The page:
26. I have had my Nikon D80 for 2 years and don’t know how to use it properly. I have now learned about ISO. Will practice tomorrow at day light. Any tip on how to get great pictures with the Nikon D80 will be appreciated. I love photography. Thanks to all who reply.

  27. um…
    thanx 4 all u ppl who do give some tips

  28. The lecture was great but I wanted to know if zooming has any thing to do with ISO because whenever I zoom the picture appears darker.

  29. ISO isn’t effected by zooming but the aperture is. The more you zoom in or the longer the focal length: the less the aperture can open and that’s why you are getting darker pictures when you zoom in. After you zoom you have to re-evaluate your exposure.

  30. I have a cannon 5d and am still learning. My photos have been selling well but I am concerned that they don’t have that real sharp clear look to them. Can you give me any tips. Also if the iso should be lower and it isn’t a really bright room would I just have to change other settings to let more light in instead of going higher in iso. The last practice I did was in a bedroom and the photos were very noisy.
    This is the best site I have come across by the way. IT’s fantastic for us beginners !!

  31. If you want to get rid of the grainy look you’ll have to lower your ISO. That might require a tripod. If there is motion you’ll have to add more light in order to keep your iso low and still freeze the motion.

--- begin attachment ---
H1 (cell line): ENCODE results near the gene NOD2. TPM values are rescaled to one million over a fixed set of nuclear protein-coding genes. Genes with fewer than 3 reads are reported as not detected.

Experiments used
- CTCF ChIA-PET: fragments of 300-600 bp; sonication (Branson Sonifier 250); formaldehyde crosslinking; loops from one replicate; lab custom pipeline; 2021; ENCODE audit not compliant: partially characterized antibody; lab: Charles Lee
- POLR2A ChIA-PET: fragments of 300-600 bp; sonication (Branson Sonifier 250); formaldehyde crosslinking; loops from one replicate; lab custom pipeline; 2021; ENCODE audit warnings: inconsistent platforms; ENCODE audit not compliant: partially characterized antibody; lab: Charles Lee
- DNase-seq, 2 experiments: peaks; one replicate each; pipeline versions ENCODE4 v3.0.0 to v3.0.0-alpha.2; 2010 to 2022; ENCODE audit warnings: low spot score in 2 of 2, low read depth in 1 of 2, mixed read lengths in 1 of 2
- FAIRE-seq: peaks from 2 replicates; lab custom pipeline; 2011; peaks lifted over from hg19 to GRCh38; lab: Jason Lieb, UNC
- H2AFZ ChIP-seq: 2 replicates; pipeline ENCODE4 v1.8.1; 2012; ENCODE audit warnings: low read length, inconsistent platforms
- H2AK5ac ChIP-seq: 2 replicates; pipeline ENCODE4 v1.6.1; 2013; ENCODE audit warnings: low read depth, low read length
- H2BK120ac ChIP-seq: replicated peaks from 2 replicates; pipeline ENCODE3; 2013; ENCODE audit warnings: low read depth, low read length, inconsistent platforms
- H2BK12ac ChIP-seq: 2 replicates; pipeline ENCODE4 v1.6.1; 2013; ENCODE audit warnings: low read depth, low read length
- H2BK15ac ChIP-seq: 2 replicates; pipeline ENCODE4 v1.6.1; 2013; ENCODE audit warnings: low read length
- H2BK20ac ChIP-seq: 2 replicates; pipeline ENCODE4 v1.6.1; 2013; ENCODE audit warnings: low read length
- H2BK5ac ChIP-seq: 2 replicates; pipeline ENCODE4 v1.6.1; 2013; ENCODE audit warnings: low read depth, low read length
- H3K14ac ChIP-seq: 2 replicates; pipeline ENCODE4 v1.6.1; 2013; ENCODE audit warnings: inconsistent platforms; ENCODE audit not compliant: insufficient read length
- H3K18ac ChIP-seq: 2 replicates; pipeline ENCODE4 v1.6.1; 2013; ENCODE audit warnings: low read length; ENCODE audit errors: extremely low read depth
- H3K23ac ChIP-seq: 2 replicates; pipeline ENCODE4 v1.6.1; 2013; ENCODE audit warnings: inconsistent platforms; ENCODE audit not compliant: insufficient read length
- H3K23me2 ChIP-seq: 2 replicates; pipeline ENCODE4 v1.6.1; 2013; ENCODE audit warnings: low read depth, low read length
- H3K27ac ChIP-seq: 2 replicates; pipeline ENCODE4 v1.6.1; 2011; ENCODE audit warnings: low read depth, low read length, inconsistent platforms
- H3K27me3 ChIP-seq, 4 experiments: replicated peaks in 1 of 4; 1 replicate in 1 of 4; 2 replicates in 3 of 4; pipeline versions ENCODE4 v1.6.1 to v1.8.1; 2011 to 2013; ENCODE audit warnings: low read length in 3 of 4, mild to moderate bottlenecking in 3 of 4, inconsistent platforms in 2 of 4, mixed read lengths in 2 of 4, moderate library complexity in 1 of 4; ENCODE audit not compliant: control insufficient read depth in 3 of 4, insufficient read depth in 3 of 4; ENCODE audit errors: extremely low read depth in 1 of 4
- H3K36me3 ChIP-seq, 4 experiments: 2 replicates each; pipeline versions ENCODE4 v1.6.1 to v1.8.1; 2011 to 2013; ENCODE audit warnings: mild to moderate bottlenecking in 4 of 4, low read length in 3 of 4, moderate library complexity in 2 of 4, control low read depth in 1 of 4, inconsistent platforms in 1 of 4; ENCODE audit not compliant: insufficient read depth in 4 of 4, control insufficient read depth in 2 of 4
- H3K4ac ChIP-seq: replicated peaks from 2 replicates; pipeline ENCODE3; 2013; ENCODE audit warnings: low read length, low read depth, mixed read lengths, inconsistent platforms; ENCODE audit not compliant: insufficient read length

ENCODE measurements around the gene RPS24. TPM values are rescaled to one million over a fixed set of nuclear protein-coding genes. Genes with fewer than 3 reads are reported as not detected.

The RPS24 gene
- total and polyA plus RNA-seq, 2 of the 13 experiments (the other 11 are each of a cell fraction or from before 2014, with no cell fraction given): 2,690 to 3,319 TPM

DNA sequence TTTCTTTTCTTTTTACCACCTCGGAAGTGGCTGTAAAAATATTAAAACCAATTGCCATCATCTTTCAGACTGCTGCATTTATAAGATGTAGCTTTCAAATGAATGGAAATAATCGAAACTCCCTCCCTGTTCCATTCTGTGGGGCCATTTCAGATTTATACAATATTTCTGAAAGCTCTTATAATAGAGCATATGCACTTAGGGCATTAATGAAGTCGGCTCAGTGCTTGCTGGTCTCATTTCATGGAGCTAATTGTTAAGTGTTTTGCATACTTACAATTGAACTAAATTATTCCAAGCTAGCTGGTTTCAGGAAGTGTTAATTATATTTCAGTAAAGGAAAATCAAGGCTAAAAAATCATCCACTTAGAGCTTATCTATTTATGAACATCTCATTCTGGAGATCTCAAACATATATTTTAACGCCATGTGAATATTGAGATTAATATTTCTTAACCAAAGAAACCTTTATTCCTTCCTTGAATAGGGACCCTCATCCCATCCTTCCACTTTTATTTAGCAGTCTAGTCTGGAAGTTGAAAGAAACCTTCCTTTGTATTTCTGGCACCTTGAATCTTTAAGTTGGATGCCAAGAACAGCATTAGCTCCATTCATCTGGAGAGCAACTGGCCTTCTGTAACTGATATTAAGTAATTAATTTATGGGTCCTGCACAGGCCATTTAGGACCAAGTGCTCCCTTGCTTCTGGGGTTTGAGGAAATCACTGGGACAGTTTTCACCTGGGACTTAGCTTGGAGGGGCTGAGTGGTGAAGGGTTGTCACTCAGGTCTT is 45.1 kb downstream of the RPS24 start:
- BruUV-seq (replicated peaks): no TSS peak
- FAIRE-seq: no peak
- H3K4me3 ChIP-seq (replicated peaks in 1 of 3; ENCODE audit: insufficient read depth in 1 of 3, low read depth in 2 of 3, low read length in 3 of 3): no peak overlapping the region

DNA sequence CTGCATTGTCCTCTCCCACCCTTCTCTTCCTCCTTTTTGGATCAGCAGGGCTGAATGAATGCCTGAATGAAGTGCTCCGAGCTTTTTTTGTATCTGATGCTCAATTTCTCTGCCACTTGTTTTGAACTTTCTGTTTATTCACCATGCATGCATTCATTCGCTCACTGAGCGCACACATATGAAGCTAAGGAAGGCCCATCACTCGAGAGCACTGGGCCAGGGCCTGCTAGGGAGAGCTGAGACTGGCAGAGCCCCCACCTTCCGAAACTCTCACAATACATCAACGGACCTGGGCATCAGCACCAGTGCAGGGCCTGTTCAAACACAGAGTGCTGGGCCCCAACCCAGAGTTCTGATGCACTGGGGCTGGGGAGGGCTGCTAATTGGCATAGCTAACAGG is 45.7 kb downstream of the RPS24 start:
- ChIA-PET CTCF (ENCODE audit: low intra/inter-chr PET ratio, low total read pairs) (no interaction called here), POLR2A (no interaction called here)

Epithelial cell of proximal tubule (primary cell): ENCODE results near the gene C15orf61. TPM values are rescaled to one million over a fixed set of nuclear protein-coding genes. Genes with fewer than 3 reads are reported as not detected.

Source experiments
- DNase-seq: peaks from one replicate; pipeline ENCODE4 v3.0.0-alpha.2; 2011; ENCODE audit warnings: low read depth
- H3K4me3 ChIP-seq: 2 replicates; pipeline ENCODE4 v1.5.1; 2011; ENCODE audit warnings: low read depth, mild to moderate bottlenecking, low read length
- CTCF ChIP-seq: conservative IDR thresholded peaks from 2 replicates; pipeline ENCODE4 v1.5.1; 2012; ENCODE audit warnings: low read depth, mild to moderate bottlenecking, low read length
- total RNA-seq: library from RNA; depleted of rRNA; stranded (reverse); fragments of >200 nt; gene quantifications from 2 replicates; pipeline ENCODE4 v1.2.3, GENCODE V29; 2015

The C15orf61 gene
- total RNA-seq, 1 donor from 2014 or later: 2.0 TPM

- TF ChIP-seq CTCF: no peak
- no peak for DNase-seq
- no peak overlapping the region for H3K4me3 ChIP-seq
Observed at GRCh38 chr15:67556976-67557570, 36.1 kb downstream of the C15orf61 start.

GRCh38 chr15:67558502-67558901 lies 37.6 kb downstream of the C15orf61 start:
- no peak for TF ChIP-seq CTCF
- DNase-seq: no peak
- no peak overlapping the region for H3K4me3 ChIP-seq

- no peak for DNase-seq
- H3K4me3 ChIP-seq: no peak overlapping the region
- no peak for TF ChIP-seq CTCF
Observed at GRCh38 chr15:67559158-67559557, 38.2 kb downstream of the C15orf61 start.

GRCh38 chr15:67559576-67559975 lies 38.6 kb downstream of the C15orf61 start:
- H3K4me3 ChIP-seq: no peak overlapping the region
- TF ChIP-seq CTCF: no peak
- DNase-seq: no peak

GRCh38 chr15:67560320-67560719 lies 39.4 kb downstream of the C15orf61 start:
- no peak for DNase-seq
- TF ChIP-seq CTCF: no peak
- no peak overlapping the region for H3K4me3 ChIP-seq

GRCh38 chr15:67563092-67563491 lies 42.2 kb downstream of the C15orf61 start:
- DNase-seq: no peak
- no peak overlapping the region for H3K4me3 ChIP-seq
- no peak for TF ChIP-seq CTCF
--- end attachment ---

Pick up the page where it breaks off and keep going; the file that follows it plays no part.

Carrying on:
32. Just found this site…I’m a beginner myself and I really want to learn Photography and hopefully get a degree. I actually learned a lot with not so much of reading long paragraphs. I like how its straight to the point and understandable at the same time.

  33. God bless you all for all the information on this site, I’m just about to buy my first dslr and I’ve always loved photography and wanted to be a pro. I’m excited and eager to learn, I’ll update you as I get along.

  34. Great class, is there worksheet that I can use as a guide for which ISO to use.

  35. Lowest is always best, but it depends on if you can use a tripod or if your subject is in motion. If they are moving and there isn’t much light you’ll have to increase the ISO. It’s kind of a last resort setting.

  36. This is great! I´ve heard all this concepts before but had no clue what they meant. I love it how you “tranlate” them into examples. Now I know what to do with ISO! It´s not chinese anymore. This is exactly the type of site I was looking for to learn about photography in simple words. Thanks again!

  37. love the site! have a question on ISO: when I’m on manual mode I currently have ISO on auto. But having read the above I understand that the lower the ISO the better. so if I’m setting aperture and shutter speed I’m assuming that the ISO will automatically adjust to get the best exposure? which may mean the ISO goes higher than it needs. So it would be better to set this manually too?
    also when you’re in fully manual, which do you set first? aperture or shutter speed and ISO? I know it’ll differ if the subject is moving or not – if moving you want to reduce shutter speed. and then for static pictures would you always set aperture first to control the depth of field?
    so far I’ve been trying to get my head around the technical side of things, but when it actually comes to taking a photo on manual mode I feel completely at a loss!!! Are there any good starting points? I liked the guidelines for aperture dependent on how much natural light there is but not sure where you would start on shutter speed….
    Looking forward to your response
    Thanks